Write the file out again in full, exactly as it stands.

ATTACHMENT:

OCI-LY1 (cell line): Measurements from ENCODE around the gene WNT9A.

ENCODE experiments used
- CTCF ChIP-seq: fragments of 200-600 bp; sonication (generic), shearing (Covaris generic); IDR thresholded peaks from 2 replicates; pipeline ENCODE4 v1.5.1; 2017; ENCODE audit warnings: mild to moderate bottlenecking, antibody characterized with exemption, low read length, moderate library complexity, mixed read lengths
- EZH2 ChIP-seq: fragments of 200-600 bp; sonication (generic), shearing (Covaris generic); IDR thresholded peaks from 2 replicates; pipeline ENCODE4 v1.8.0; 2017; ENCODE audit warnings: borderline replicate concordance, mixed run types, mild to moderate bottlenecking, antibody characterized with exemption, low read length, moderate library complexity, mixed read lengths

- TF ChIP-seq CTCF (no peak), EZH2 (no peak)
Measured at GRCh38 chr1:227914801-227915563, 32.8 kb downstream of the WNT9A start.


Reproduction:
OCI-LY1 (cell line): Measurements from ENCODE around the gene WNT9A.

ENCODE experiments used
- CTCF ChIP-seq: fragments of 200-600 bp; sonication (generic), shearing (Covaris generic); IDR thresholded peaks from 2 replicates; pipeline ENCODE4 v1.5.1; 2017; ENCODE audit warnings: mild to moderate bottlenecking, antibody characterized with exemption, low read length, moderate library complexity, mixed read lengths
- EZH2 ChIP-seq: fragments of 200-600 bp; sonication (generic), shearing (Covaris generic); IDR thresholded peaks from 2 replicates; pipeline ENCODE4 v1.8.0; 2017; ENCODE audit warnings: borderline replicate concordance, mixed run types, mild to moderate bottlenecking, antibody characterized with exemption, low read length, moderate library complexity, mixed read lengths

- TF ChIP-seq CTCF (no peak), EZH2 (no peak)
Measured at GRCh38 chr1:227914801-227915563, 32.8 kb downstream of the WNT9A start.